College teachers often enter their classrooms with thousands of hours of experience in their chosen field, and they typically face students who have little to no experience with that field of study. In this setting, teachers may take for granted all that they know and are able to do. In a sense, they expect students to “get inside their head.” One of the joys of teaching is finding ways to take complex topics and present them in such a way that students begin their own journey of discovery.
Generally speaking, students learn through explanation, example, and experience (Maxwell, 1978). Unfortunately, teachers sometimes rely too much on explaining the knowledge, lingo, and methodologies of their discipline, all of which can sound like a foreign language to their students. Consequently, teachers may spend less time teaching with examples and encouraging experiential learning within their discipline, which is where the real learning often takes place. Examples and illustrations are powerful ways to broaden and deepen student learning. One of the challenges facing teachers is selecting the most effective examples and knowing when and how to best use them.
Even if you find perfect examples, insert them ideally, and share them masterfully, it is still possible for your students to completely miss the point. It would be like asking students to go to the supermarket with a long list of items to buy, without giving them a shopping cart. They can take items off the shelf, but their capacity to retain them is greatly limited because they do not have anywhere to keep them.
To illustrate this point, Dr. Kim B. Clark, former dean of the Harvard Business School, recently shared a story that has important implications for teachers, (Clark, 2019). An elementary teacher assembled a class of fourth graders and taught them a lesson about Martin Luther, the German theologian. At the end of his lesson, he gave them a short quiz to see what they had learned. Every student answered every question incorrectly. They answered all of his questions based on their knowledge of Martin Luther King, Jr., the famous American civil rights leader.
The teacher then assembled a second group of fourth graders. This time, the teacher began his presentation with a question: “How many of you know who Martin Luther King, Jr. was?” All of the students raised their hands. Now that he had their attention, he asked, “Do any of you know why his parents gave him the name of Martin Luther?” None of them knew. He had their full attention, and they were ready to learn. He then shared the same information he had presented to the first group, but the students heard his lesson differently because it built on information they already understood. At the conclusion of this lesson, all of the students answered the questions correctly.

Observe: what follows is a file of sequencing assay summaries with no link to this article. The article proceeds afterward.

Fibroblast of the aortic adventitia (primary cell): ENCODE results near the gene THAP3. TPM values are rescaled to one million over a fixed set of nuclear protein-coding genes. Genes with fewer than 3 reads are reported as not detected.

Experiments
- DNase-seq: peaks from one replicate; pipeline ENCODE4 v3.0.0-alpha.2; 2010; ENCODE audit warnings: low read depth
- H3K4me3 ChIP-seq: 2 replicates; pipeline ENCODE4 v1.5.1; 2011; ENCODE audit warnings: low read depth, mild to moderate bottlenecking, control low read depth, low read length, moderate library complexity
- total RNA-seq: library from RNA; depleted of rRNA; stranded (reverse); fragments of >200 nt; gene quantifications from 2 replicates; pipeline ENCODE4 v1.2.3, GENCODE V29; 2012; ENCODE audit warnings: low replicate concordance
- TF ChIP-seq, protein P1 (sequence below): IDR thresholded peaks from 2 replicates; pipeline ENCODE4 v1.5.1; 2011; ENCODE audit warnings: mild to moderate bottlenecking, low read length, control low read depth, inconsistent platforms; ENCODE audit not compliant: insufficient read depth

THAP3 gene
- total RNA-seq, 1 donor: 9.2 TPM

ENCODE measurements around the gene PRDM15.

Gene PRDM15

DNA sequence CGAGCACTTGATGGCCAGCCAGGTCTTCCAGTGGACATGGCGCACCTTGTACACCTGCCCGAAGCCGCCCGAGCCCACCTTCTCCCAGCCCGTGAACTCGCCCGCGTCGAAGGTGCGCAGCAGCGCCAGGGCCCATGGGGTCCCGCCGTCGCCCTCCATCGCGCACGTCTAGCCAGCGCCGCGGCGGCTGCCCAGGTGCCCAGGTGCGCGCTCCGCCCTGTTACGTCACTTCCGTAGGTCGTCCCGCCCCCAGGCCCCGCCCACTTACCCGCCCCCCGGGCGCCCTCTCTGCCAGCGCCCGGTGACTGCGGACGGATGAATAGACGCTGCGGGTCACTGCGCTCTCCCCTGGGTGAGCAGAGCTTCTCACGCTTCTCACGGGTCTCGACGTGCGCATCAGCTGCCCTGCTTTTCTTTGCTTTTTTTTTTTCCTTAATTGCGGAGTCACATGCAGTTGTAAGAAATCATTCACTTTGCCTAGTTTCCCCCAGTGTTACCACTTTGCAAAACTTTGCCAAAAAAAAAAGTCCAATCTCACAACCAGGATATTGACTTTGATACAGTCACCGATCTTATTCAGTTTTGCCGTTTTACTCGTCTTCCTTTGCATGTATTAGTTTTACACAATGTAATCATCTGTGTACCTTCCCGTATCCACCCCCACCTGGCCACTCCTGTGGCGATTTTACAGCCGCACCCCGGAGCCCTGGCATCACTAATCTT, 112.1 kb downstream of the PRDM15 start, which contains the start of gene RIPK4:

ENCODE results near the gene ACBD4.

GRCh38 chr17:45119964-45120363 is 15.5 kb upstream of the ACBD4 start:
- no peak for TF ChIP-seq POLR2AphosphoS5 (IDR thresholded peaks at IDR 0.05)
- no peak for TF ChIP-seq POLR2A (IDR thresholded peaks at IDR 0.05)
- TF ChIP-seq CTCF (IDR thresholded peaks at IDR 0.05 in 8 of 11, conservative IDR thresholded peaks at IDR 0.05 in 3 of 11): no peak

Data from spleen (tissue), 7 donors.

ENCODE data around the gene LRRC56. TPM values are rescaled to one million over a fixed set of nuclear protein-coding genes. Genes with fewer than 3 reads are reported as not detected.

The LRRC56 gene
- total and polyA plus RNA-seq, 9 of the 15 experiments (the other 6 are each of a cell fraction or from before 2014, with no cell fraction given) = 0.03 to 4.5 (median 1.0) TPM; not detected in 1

The first group hadn’t learned anything about Martin Luther, even though the teacher had shared many details about his life and experiences. Why is that? It’s because the students had no context or framework to connect the information they were hearing with what they already knew. They were not ready to receive and contextualize the teacher’s new information.
Dr. Clark concluded this anecdote with the following observation: “There is great power in connecting the principle to [students’] own experience and to what they already know and understand.” He further noted that drawing upon students’ personal experiences can help unlock their understanding and increase the likelihood they will remember and integrate the new information they have received—all of which leads them to higher levels of understanding.
Sharing our own relevant personal experiences (which, admittedly, may be uncomfortable for some teachers) can often be a catalyst for encouraging students to view their own experiences in terms of the topic at hand. This practice has a tendency to make our teaching more relevant, more relatable, and more understandable to the students. This can be especially true when teaching the most complex or difficult parts of your course. At those points, reach for more examples.
Don’t assume that effective integration of personal examples and experiences will just happen in the moment. This can, and should, be an intentional part of our preparation. While preparing and teaching, it is important to keep our focus on the big picture. When it comes to incorporating examples into our teaching, we should frequently ask ourselves questions associated with what, how, and when, such as:
- What examples and illustrations would help students better understand?
- How should those examples or illustrations be delivered?
- When could those examples and illustrations be used most effectively?
Integrating meaningful learning examples into our courses should take place at all levels of our teaching. When using examples or experiences to help students better understand individual concepts, teachers should not assume students can fully answer the unstated questions, “So what?” or “Why should I care?” Our job, when you boil it down to the essentials, is to help them answer those questions.
The old adage says that a picture is worth a thousand words. We would suggest that a properly chosen example or experience is worth more than that. To get started, consider one aspect of your course where students consistently struggle and then search for and integrate an appropriate example or experience into your teaching.
|Join Ken Alford and Tyler Griffin for the on-demand broadcast of “Energize Your Lectures to Help Students Meaningfully Engage with Your Subject.”
Neal A. Maxwell, Liahona, February 1978.
Kim B. Clark, “Apply Your Hearts to Understanding,” Broadcast to Educators, 8 February 2019, Salt Lake City, Utah.